I thank my daughter, Arielle Gronner, and my niece, Kate McGuire, for the time and attention they dedicated to reviewing the manuscript to improve clarity, and narrative style. Special thanks go to Barry Sheinkopf, my editor and publisher, for his keen eyes and sharp blue pencil, ushering my manuscript into a compelling final product.
Although my parents are now gone, I cannot escape the fact that their story would have faded into oblivion, and the associated documents and photos relegated to the waste basket, had not my son Jesse asked me to visit his grandfather’s birthplace, and had not Karen, my life partner, been insistent that I clear out the carton of memorabilia in our bedroom closet. It is because of them that this book exists.
—S.A.G.
Author’s Note
“I begin with the young. We older ones are used up. We are rotten to the marrow. But my magnificent youngsters! Are there any finer ones in the world? What material! With them I can make a new world.”
—Adolf Hitler, ca. 1933
As children of Holocaust survivors, we members of the Second Generation are obliged to promptly sound an alarm at the first expression of hate toward any group on account of their faith, ethnicity, race, national origin or gender identity. Our father left us an indelible truth: Mere words laid the groundwork for what was to become the most heinous example of mankind’s inhumanity.
Contemporary students are just as vulnerable to propaganda as in Hitler’s time, but today it is being spread on digital and social media platforms. Hence, it’s imperative that I extend the reach of this work into the digital domain, beginning with an e-book version funded by sales of this book. I also want to support programs that enable students to discern what is propaganda in this digital-centered age.
Lastly, for digital preservation, I am donating my source materials to the Leo Baeck Institute, the world’s premier archive of the history and culture of German Jewry.
Table of Contents
Preface
1: Fleeting Frontiers
2: Family Enterprise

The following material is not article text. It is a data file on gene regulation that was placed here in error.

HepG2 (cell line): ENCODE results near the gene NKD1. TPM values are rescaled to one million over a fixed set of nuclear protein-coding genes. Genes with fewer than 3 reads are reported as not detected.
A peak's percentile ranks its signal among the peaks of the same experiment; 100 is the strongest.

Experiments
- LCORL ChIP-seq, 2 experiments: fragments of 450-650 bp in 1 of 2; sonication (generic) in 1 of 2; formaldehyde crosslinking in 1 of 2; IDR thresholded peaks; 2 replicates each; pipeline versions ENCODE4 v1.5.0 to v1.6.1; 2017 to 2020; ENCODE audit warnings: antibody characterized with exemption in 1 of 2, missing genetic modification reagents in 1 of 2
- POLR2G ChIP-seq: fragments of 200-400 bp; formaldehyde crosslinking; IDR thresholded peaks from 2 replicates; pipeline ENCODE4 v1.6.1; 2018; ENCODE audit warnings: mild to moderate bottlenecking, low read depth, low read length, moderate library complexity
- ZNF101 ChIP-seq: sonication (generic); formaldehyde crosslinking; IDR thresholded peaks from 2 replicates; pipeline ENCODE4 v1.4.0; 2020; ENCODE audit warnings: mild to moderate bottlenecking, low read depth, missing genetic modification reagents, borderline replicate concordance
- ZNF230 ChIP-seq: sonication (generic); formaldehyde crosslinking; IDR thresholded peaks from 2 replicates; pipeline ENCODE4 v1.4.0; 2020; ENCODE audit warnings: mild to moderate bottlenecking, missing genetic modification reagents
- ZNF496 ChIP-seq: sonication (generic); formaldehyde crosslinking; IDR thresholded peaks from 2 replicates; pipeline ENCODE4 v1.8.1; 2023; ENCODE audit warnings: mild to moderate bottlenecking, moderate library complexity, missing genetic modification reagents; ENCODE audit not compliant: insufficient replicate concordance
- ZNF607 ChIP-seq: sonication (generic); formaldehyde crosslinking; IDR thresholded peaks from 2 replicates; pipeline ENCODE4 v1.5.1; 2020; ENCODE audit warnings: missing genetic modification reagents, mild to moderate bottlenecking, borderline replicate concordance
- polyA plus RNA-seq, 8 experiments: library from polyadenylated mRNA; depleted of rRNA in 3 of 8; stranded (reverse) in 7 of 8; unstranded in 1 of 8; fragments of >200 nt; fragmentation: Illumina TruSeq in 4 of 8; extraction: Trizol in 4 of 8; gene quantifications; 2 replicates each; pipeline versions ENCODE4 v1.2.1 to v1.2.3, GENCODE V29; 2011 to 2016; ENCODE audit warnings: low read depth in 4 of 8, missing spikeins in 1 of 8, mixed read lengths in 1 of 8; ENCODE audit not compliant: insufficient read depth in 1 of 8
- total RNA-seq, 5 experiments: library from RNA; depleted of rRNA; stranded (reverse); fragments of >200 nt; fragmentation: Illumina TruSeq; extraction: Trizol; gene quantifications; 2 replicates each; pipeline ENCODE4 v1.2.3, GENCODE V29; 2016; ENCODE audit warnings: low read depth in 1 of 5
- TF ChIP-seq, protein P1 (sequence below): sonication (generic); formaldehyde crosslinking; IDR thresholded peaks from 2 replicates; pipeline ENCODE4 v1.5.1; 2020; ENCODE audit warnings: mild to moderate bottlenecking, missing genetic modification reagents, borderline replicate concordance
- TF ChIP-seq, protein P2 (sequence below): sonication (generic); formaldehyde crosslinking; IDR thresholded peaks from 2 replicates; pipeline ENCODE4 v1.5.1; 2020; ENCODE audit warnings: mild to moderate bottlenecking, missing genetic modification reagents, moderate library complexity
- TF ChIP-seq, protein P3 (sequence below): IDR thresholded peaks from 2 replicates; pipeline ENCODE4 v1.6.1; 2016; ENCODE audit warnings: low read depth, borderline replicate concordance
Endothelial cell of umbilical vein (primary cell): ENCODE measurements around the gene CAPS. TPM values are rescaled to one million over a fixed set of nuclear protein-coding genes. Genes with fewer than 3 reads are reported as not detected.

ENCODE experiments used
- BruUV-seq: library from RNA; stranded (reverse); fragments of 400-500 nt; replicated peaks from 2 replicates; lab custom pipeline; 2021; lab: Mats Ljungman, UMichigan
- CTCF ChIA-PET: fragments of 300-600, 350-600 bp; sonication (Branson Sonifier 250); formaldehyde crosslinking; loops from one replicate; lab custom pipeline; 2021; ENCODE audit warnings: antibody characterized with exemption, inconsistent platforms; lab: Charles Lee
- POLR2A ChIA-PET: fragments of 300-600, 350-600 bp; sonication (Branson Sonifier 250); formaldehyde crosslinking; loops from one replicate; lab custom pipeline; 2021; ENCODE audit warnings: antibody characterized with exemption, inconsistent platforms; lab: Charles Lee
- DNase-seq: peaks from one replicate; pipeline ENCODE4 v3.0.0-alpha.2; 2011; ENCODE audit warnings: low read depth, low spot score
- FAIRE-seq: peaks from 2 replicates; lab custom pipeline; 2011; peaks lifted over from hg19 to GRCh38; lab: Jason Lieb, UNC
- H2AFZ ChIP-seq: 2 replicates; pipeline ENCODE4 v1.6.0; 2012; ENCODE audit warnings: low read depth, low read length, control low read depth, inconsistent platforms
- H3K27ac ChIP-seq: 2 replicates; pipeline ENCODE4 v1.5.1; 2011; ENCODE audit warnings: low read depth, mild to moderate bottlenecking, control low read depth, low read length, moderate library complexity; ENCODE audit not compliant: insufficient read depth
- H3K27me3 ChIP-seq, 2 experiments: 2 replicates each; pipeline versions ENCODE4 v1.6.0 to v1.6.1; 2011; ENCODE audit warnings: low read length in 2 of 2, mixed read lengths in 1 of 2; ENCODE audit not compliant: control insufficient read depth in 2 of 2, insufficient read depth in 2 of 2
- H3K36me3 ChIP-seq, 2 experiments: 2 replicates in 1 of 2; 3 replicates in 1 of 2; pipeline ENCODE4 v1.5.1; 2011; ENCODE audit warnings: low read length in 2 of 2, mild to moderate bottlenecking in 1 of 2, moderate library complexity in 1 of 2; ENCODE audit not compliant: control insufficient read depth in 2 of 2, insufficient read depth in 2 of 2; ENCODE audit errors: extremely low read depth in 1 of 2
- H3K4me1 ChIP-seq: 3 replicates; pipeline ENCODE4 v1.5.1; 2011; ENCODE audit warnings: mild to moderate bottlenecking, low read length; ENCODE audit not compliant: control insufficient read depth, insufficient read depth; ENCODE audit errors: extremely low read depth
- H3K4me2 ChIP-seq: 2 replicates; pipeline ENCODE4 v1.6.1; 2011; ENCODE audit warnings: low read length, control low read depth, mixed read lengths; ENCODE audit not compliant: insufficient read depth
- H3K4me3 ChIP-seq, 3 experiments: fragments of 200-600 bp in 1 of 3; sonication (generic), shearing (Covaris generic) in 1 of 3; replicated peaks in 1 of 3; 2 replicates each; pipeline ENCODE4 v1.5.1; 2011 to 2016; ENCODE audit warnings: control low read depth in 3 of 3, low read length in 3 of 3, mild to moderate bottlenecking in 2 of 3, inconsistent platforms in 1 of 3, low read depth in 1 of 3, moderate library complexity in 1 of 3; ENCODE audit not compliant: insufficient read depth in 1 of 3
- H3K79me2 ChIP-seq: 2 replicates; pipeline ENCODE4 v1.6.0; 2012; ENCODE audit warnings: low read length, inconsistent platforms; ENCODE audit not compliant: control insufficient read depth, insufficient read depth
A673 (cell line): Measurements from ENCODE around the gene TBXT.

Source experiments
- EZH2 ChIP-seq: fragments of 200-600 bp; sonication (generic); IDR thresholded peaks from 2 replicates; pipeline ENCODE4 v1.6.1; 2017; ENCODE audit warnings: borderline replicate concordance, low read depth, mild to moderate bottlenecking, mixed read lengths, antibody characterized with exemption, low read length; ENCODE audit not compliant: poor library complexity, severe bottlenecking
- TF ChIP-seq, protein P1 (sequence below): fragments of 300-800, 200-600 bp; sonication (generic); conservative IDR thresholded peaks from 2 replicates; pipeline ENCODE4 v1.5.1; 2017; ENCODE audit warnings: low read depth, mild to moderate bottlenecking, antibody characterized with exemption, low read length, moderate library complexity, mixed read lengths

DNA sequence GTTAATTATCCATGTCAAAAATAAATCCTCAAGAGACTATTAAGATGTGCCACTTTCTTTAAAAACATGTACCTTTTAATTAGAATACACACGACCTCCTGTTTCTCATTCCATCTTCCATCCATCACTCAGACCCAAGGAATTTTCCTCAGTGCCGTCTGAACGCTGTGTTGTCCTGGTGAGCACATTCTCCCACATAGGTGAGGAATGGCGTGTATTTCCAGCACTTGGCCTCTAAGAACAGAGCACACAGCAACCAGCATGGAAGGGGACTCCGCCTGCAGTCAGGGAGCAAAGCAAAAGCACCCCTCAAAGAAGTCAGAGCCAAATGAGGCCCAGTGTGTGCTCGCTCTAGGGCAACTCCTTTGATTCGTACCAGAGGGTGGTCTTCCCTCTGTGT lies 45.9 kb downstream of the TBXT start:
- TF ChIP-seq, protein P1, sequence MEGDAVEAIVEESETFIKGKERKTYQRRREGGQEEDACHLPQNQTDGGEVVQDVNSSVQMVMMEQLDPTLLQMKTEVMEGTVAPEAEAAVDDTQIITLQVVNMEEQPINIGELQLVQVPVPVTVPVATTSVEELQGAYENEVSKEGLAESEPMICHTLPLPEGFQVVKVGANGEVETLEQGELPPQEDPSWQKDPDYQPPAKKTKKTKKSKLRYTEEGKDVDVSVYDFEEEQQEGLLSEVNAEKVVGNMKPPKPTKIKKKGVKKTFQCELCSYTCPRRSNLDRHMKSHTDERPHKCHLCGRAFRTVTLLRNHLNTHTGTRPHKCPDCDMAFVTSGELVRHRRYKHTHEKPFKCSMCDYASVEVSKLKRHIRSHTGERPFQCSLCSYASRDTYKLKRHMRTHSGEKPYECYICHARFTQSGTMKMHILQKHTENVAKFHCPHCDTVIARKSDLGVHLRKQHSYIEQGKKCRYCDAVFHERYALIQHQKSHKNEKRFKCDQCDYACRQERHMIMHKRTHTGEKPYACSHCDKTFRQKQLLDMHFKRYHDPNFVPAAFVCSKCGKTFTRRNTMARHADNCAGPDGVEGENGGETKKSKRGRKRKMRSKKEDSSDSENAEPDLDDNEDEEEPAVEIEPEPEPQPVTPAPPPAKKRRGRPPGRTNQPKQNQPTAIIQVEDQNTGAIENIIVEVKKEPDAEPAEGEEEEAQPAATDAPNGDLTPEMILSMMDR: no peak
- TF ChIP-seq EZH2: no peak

3: Inspiration to Action
4: Sunshine Ahead, with Gathering Clouds
5: Leaving the Homeland
6: Haifa
7: Planning an Exit
8: Outbreak of War
9: War, Love, and Death
10: Loss and Renewal
11: My Sabra Childhood
12: Yerida
13: Becoming American
14: Finding Direction
15: America Been Berry, Berry Good to Me
16: The Tree Flourishes
17: Redirection
18: Restitution and Reclamation
19: Life Fulfilled
Endnotes
About the Author
Preface
The whitewashed Theodor Herzl, the new passenger liner that Zim Lines had acquired earlier in the year, stood out against the Mediterranean while docked at the harbor in Haifa. Once we boarded, glancing to the east from the ship’s upper deck, bright sunlight rising from behind Mount Carmel gleamed off the prominent golden dome of the Bahá’í Temple.
It was September 1957, just days shy of my tenth birthday. I stood aft on the ocean liner’s open deck, capturing the receding vista of Haifa and the harbor, as we embarked on what my parents had told me was a brief visit to my uncle and aunt in France, the first time I would meet “Onkel Rudy” and “Tante Lydie.” (As with many families with German-speaking roots, referred to as Jeckes, older relatives were referred to by their German titles, such as “Opa” and “Oma” for my maternal grandparents. Acquiescing to the official status of Hebrew in the new State of Israel, Jecke children like my sister, our Israeli cousin and I all called our parents “Aba” for Dad and “Ima” for Mom.)
Until then, I had only met the first cousins on my mother’s side–there were seven, only one of them a boy. So I was looking forward to my first encounter with my lone paternal first cousin, a boy with a then-exotic-sounding name of Jean-Luc, who lived in far-off Paris.
That promise of a brief overseas trip turned out to be the first in a pattern of falsehoods my father told me regarding our emigration.
The significance of this subterfuge did not really dawn on me until decades later, when I reflected on his life after he died on August 25, 2010. In retrospect, I surmised that leaving Israel, the land of my birth and the place where my parents first met, turned out to be the first step in a long-term strategic plan to eventually reclaim what my father had lost during the Holocaust. As he stood beside me aboard the departing ship in Haifa, he could not have imagined that his grandiose plan would not be realized for another 35 years.